Muniwireless tracks the coming great divide: states that subjugate themselves to quasi-monopolies, and states that are poised to grasp any competitive advantage opportunity that comes along. It's easy to see who'll come out ahead in that competition.
Nebraska has just outlawed municipal broadband networks. And Maine just explicitly clarified the status of cities that would allow them to offer wireless networks. These contrasting approaches will help define the developmental potential of these largely rural states well beyond the next decade.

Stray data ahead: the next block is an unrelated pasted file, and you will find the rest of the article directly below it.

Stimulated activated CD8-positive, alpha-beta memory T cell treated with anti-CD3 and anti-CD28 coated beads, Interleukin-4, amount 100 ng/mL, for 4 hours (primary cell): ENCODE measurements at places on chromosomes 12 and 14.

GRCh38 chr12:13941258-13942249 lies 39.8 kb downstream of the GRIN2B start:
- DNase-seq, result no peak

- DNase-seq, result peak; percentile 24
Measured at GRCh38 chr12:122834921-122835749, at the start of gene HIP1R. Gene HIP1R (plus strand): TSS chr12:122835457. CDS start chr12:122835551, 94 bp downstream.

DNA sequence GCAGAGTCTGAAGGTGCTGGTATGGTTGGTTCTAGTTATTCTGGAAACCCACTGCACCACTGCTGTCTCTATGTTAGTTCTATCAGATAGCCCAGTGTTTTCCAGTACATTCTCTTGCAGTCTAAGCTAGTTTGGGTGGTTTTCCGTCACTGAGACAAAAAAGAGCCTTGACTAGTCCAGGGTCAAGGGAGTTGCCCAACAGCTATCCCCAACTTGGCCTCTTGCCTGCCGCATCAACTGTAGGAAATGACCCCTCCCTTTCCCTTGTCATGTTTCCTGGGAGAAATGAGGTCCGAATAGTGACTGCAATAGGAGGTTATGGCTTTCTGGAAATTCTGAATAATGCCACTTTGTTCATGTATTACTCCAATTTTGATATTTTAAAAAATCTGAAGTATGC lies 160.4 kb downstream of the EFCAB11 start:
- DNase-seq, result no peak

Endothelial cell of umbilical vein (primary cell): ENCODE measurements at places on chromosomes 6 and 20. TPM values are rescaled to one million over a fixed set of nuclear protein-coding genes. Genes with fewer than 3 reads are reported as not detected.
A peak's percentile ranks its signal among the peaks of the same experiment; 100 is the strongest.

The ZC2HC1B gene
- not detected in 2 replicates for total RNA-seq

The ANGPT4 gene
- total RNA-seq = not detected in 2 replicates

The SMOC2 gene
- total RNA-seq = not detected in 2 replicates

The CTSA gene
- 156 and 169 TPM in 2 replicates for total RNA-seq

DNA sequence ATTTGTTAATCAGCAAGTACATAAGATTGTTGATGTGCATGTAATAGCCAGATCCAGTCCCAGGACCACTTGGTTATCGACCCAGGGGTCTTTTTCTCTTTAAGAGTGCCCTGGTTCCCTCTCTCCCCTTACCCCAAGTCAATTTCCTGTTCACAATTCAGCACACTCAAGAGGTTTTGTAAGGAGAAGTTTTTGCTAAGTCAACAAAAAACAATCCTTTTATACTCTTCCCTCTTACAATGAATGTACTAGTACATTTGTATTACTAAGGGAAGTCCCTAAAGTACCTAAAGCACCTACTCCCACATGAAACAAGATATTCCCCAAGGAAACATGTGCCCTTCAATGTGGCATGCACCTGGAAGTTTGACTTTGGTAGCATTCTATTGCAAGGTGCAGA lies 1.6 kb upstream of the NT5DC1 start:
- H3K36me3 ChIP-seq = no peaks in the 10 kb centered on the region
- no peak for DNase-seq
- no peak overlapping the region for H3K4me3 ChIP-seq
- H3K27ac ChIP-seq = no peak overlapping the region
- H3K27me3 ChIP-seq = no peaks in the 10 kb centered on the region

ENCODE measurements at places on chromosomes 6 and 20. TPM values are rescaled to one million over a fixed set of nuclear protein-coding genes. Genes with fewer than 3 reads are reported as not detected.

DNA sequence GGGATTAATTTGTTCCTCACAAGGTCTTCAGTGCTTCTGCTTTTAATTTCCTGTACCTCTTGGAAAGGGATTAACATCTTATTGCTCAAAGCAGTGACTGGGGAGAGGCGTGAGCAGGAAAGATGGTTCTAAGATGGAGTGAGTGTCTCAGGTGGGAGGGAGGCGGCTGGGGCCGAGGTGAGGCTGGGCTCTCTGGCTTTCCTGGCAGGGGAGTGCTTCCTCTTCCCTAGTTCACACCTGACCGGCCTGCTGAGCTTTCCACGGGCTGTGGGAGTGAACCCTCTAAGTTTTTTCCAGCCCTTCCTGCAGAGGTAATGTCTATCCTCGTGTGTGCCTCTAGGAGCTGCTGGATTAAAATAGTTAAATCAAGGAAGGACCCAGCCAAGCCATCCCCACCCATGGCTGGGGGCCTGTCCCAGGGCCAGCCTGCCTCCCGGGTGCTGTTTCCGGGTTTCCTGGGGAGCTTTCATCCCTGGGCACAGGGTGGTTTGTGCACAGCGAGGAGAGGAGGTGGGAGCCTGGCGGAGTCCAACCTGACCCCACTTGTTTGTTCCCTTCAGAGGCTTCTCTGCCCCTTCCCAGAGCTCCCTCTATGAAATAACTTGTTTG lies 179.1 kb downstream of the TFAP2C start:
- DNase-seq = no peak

From Lafayette's point of view we can only hope that more states will join the ranks of Nebraska. States like Nebraska, Florida, and Texas putting themselves at the mercy of private providers by taking away the power of local governments to offer an alternative to what is, in terms of emerging global standards, shockingly bad and expensive service. Without even the credible threat of being able to offer an alternative, nobody should be surprised when the services offered in Dallas by the incumbents are not keeping up with places like Lafayette, where real competition forces upgrades and keeps prices low.